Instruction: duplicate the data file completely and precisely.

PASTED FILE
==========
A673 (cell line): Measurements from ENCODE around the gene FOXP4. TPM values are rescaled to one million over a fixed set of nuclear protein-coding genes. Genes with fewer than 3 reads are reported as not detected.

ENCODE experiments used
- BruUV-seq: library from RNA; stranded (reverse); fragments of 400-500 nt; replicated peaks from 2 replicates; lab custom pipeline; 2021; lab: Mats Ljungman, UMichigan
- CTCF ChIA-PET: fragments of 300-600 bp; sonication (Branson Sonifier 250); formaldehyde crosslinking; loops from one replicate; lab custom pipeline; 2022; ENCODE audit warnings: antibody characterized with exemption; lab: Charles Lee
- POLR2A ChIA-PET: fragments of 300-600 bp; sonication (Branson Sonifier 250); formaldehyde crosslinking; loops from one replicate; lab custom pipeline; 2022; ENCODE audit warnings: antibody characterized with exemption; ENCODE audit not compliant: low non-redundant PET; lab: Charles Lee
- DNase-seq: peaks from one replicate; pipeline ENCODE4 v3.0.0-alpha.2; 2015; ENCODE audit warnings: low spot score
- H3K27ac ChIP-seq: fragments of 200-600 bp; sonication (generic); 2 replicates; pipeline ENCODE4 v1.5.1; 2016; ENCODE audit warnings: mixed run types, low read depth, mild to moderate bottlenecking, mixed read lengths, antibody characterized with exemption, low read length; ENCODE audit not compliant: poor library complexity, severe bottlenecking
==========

A673 (cell line): Measurements from ENCODE around the gene FOXP4. TPM values are rescaled to one million over a fixed set of nuclear protein-coding genes. Genes with fewer than 3 reads are reported as not detected.

ENCODE experiments used
- BruUV-seq: library from RNA; stranded (reverse); fragments of 400-500 nt; replicated peaks from 2 replicates; lab custom pipeline; 2021; lab: Mats Ljungman, UMichigan
- CTCF ChIA-PET: fragments of 300-600 bp; sonication (Branson Sonifier 250); formaldehyde crosslinking; loops from one replicate; lab custom pipeline; 2022; ENCODE audit warnings: antibody characterized with exemption; lab: Charles Lee
- POLR2A ChIA-PET: fragments of 300-600 bp; sonication (Branson Sonifier 250); formaldehyde crosslinking; loops from one replicate; lab custom pipeline; 2022; ENCODE audit warnings: antibody characterized with exemption; ENCODE audit not compliant: low non-redundant PET; lab: Charles Lee
- DNase-seq: peaks from one replicate; pipeline ENCODE4 v3.0.0-alpha.2; 2015; ENCODE audit warnings: low spot score
- H3K27ac ChIP-seq: fragments of 200-600 bp; sonication (generic); 2 replicates; pipeline ENCODE4 v1.5.1; 2016; ENCODE audit warnings: mixed run types, low read depth, mild to moderate bottlenecking, mixed read lengths, antibody characterized with exemption, low read length; ENCODE audit not compliant: poor library complexity, severe bottlenecking